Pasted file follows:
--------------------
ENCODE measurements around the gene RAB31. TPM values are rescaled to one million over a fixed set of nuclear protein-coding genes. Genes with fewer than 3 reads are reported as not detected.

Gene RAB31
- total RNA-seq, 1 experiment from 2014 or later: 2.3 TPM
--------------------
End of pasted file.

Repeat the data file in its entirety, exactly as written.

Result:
ENCODE measurements around the gene RAB31. TPM values are rescaled to one million over a fixed set of nuclear protein-coding genes. Genes with fewer than 3 reads are reported as not detected.

Gene RAB31
- total RNA-seq, 1 experiment from 2014 or later: 2.3 TPM